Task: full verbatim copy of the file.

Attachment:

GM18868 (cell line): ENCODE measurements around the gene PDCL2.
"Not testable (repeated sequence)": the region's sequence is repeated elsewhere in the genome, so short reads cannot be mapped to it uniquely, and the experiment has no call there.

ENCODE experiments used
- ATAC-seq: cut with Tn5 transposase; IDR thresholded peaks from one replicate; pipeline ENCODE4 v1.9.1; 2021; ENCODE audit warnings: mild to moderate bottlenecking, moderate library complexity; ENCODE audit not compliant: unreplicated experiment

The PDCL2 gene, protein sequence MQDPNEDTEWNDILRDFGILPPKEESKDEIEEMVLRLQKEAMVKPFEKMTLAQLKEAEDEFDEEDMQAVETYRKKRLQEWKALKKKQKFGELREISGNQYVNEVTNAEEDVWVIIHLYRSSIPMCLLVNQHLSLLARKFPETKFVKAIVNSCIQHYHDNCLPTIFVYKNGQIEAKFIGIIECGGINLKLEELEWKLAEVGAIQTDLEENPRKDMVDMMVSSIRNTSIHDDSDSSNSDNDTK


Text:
GM18868 (cell line): ENCODE measurements around the gene PDCL2.
"Not testable (repeated sequence)": the region's sequence is repeated elsewhere in the genome, so short reads cannot be mapped to it uniquely, and the experiment has no call there.

ENCODE experiments used
- ATAC-seq: cut with Tn5 transposase; IDR thresholded peaks from one replicate; pipeline ENCODE4 v1.9.1; 2021; ENCODE audit warnings: mild to moderate bottlenecking, moderate library complexity; ENCODE audit not compliant: unreplicated experiment

The PDCL2 gene, protein sequence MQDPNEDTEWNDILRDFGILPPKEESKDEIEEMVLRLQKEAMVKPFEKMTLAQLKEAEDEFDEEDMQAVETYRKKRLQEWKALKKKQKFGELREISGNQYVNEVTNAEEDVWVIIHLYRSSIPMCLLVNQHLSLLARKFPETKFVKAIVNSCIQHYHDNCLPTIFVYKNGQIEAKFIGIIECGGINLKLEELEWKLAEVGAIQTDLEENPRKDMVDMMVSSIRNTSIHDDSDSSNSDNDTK